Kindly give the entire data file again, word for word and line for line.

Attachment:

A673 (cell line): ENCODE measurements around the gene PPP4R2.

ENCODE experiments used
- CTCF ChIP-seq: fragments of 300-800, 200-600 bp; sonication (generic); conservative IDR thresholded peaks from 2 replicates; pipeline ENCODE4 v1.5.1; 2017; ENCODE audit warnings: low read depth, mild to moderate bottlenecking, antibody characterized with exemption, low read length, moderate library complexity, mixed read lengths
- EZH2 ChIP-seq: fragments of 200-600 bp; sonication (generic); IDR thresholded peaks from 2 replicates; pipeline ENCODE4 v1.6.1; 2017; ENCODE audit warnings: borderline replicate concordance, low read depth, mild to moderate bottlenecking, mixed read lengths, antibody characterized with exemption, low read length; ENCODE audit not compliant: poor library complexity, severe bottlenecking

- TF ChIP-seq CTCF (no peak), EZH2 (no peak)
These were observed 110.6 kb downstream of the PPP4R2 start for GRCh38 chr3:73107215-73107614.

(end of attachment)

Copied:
A673 (cell line): ENCODE measurements around the gene PPP4R2.

ENCODE experiments used
- CTCF ChIP-seq: fragments of 300-800, 200-600 bp; sonication (generic); conservative IDR thresholded peaks from 2 replicates; pipeline ENCODE4 v1.5.1; 2017; ENCODE audit warnings: low read depth, mild to moderate bottlenecking, antibody characterized with exemption, low read length, moderate library complexity, mixed read lengths
- EZH2 ChIP-seq: fragments of 200-600 bp; sonication (generic); IDR thresholded peaks from 2 replicates; pipeline ENCODE4 v1.6.1; 2017; ENCODE audit warnings: borderline replicate concordance, low read depth, mild to moderate bottlenecking, mixed read lengths, antibody characterized with exemption, low read length; ENCODE audit not compliant: poor library complexity, severe bottlenecking

- TF ChIP-seq CTCF (no peak), EZH2 (no peak)
These were observed 110.6 kb downstream of the PPP4R2 start for GRCh38 chr3:73107215-73107614.